One morning, just at daylight, we found ourselves on the gravel road leading from Pilot Knob to Fredericktown, and about seven miles from the latter place.  We concealed ourselves in a thicket and watched the road until evening before we saw an enemy.  A squad of eight Federals came suddenly in sight, riding very fast.  I hailed them, to cause a momentary halt, and we fired.    One fell to the ground, but the others hastened on until they were all out of sight.  While we were examining our game (the dead man), we discovered three more in the distance, who seemed to have got behind the party, and were riding rapidly to overtake them; at this we divided, taking our stations in two different places for the purpose of taking them in.  On coming nearer we discovered that they were not dressed in Federal uniform.  We took them prisoners and ascertained that they were Southern sympathizers from near Fredericktown, who had been imprisoned at the Knob for several weeks, but having been released they were on their way home.  While we were thus parleying with them, asking questions relative to the forces at the
different military posts in the country, the party we had fired into now returned with a much larger force, and suddenly we found ourselves nearly surrounded by a broken and scattered line on three sides of us, at a distance of only one hundred yards.  The odds were rather against us, being about sixty men against three.  I called quickly to my men to follow me, and we dashed for the uncompleted part of their circle.  On seeing this movement they dashed rapidly toward that part and closed the line; but when I started toward that point it was the least of my intentions to
get out at that place; I wheeled suddenly around and went out in the rear, contrary to their expectations, followed by my men, shooting as we ran until we gained some distance in the woods; having the advantage of the darkness that was now closing in upon us, and being on foot, we escaped from the cavalry, who were tangled up in the burst, and were making the woods resound with their noise.

    We luckily escaped unhurt, although there were at least fifty shots fired at us.  I received two bullet holes through the brim of my hat, and one through the sleeve of my coat, and one of my men got a notch in his whiskers.   We were not certain of having hurt any of the Federals as we passed out of their lines.  We kept together and returned to our horses; after a short consultation we mounted and rode back to get a few more shots at them, at long range; but when we got to the battlefield we found no one there.  Toward Fredericktown we then made our way,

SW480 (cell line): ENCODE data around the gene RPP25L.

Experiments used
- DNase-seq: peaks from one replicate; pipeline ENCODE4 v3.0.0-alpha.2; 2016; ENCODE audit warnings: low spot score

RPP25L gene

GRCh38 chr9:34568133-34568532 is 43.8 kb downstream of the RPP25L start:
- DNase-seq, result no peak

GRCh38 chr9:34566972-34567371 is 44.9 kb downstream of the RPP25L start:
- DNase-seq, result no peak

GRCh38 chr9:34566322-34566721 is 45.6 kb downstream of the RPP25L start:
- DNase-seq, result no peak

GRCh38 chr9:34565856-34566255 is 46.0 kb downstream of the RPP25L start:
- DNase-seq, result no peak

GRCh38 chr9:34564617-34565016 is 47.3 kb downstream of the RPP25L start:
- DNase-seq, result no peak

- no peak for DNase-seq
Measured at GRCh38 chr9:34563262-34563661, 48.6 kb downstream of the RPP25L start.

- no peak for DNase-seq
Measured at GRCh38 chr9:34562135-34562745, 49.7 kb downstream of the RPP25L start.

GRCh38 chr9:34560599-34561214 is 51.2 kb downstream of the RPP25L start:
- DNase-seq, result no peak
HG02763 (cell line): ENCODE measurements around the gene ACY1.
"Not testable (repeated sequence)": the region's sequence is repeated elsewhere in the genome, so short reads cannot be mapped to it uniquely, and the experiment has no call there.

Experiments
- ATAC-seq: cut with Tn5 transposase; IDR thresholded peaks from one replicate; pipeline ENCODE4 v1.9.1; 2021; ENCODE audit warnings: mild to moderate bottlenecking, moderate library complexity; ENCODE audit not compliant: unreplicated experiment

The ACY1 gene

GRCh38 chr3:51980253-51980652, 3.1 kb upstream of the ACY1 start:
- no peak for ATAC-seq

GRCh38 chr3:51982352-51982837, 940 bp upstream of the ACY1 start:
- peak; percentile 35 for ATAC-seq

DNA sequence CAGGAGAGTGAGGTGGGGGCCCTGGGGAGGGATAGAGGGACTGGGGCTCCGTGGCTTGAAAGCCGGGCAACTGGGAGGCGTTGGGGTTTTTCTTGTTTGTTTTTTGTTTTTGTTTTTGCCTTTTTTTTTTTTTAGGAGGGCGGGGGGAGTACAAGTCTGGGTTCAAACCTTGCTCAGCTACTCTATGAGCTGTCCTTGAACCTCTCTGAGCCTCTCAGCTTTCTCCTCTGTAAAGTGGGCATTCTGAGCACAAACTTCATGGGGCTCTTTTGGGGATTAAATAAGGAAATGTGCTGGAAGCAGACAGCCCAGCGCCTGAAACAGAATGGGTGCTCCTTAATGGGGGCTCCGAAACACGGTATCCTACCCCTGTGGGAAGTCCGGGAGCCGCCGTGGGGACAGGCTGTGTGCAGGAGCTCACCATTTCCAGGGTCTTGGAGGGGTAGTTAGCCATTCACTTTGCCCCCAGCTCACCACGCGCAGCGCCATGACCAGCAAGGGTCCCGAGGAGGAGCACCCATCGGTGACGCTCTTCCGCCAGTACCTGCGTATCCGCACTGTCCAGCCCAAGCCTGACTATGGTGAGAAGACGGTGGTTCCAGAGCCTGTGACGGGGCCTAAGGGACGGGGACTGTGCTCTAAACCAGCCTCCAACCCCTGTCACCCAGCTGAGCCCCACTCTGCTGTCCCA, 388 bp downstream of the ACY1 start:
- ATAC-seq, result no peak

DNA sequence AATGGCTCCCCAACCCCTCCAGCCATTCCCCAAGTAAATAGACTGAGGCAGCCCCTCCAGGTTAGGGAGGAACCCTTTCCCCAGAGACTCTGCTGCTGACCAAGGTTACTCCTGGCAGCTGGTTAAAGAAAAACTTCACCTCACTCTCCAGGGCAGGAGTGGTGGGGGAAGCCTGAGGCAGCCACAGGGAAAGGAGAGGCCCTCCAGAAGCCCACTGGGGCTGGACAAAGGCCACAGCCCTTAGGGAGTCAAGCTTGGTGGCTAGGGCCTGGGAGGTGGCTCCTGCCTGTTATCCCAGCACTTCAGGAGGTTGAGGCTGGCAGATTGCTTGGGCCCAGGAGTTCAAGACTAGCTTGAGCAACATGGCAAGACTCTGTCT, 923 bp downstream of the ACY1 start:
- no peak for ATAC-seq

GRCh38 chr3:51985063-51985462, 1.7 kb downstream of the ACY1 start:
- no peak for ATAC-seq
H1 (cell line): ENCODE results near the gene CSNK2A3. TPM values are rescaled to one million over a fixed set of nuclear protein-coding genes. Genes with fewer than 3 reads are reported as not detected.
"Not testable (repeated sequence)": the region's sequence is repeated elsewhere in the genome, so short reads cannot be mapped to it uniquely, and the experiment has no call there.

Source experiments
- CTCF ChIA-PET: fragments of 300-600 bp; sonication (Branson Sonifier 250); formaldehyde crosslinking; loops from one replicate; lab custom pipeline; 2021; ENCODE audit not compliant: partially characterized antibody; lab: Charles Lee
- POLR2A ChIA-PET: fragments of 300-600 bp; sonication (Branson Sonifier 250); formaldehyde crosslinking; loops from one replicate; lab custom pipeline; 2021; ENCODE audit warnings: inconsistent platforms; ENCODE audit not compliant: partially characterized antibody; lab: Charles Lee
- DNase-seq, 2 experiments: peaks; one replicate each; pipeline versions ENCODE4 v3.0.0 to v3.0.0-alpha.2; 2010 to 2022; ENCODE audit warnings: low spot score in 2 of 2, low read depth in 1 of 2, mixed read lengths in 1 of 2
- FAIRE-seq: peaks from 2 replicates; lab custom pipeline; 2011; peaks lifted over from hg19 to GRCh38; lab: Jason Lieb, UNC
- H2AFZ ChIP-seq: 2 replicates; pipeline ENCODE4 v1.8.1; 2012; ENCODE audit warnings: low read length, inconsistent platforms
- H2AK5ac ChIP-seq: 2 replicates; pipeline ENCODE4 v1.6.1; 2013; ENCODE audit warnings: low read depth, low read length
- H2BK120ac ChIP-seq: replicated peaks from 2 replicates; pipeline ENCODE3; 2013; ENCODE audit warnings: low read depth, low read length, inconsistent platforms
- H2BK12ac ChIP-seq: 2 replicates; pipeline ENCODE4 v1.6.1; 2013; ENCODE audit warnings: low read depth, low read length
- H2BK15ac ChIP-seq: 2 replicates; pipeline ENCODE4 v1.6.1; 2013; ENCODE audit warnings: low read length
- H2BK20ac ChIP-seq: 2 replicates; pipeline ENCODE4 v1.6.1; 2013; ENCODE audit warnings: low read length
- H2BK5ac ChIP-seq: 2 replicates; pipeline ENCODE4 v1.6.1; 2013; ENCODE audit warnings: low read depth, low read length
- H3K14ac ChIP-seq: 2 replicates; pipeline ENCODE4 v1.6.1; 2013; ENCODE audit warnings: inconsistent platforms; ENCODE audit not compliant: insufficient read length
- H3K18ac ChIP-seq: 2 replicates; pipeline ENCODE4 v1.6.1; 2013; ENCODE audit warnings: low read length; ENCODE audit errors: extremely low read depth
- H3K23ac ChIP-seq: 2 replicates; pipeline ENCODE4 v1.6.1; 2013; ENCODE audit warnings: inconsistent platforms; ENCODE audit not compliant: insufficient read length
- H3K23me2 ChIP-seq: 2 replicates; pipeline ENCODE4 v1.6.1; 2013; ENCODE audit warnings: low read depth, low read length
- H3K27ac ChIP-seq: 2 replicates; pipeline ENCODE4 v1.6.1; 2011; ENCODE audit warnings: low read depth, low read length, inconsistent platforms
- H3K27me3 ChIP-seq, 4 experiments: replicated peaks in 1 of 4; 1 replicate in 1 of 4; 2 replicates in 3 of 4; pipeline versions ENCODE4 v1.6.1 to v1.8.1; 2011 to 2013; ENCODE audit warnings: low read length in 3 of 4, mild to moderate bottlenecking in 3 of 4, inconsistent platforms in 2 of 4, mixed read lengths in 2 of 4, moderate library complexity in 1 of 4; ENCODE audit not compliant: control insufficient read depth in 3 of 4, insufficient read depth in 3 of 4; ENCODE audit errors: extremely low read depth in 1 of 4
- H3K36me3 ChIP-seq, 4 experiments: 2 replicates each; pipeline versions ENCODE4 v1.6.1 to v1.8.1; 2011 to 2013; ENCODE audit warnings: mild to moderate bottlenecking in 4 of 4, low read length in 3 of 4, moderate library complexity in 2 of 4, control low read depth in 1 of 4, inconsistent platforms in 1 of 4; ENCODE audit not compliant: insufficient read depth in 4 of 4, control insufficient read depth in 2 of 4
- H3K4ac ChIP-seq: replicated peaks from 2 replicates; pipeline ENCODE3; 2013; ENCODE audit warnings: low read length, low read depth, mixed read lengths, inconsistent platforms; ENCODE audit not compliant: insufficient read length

until we got in sight of the place, but saw nothing of the soldiers.  During the night we visited several friends, and several who were not friends, but did no harm to any one, there being only two men at that time in the vicinity whom we wanted to hang, and they were not at home.  On the next day we tore down the telegraph wire on the road to Pilot Knob, and stationed ourselves about a mile from town for the purpose of bushwhacking the Federals when they should come to fix it up; but they were getting cunning, and sent out some Southern sympathizers for that
purpose, and we did not hurt them.  But I made a contract with one of them for ammunition, and in the evening, when we again torn the wire down, he came out to fix it up, and brought me a good supply of powder and lead.

    From him we learned that a general movement against us was to be made by the troops, both at Fredericktown and the Knob, on the following day.

    I knew that the whole country between there and Arkansas was in the hands of the Federals.  I knew also that they had learned my trick of invariably making a back movement toward Arkansas, immediately after creating an excitement.

    As they seemed not likely to hunt the same country over twice, I concluded to go north of the road and wait a few days until the southern woods were completely scoured, and thus rendered safe for our return.

Looking for CUNNINGHAM

    While waiting for this to be done, I thought it a good opportunity to hunt up a man by the name of CUNNINGHAM, who had been living in the vicinity of Bloomfield. During the early part of the war he professed to be a strong Southern man, and had been of some service to our cause as a spy; but during the second year of the rebellion he changed his plans and became to us a very dangerous enemy, and was very zealous in reporting both citizens and soldiers to the Federal authorities.

    Our intention on this trip was to arrest and take him to Col. JEFFRIES’ camp, ten miles south of Bloomfield, that he might be dealt with by the Colonel as he might see proper.

    On gaining the vicinity of Farmington, where CUNNINGHAM now lived, we learned that he was carrying on his oppressive measures with a high hand, and was very abusive to those whom he had in his power.

    It is said that he even robbed his own brother Burril CUNNINGHAM, and suffered him to be abused unmercifully by the squad of men under his command.  On reaching the Valle Forge we struck his trail and followed on toward Farmington; but some Federals got upon our trail, and would have overtaken us before we reached town, if a friend had not deceived them in regard to the course we had taken.

    We found CUNNINGHAM at his own house, and when we approached the door I demanded his surrender; he attempted to draw a revolver, and I shot him through the heart.

    Having accomplished our object, we now returned to Bloomfield and reported to Col. JEFFRIES.  We remained there about three weeks.

    On the 5th day of January, 1863, Capt. Reuben BARNES requested me and my two men to assist him in capturing a man by the name of Capt. WALKER, who had a command in the  Federal army, and was now supposed to be at his home, about six miles from there.

    On approaching the house, WALKER ran out, holding his pistol in his hands.  As we were near enough, we ordered him to surrender, at which he turned around and faced us.  On getting a little nearer, he suddenly shot Capt. BARNES, and started to run.  Our chase was soon ended, for I shot him dead.

    We took Capt. BARNES back to Bloomfield, where he died the same day.  We then returned to Green county, Arkansas, and went into winter quarters.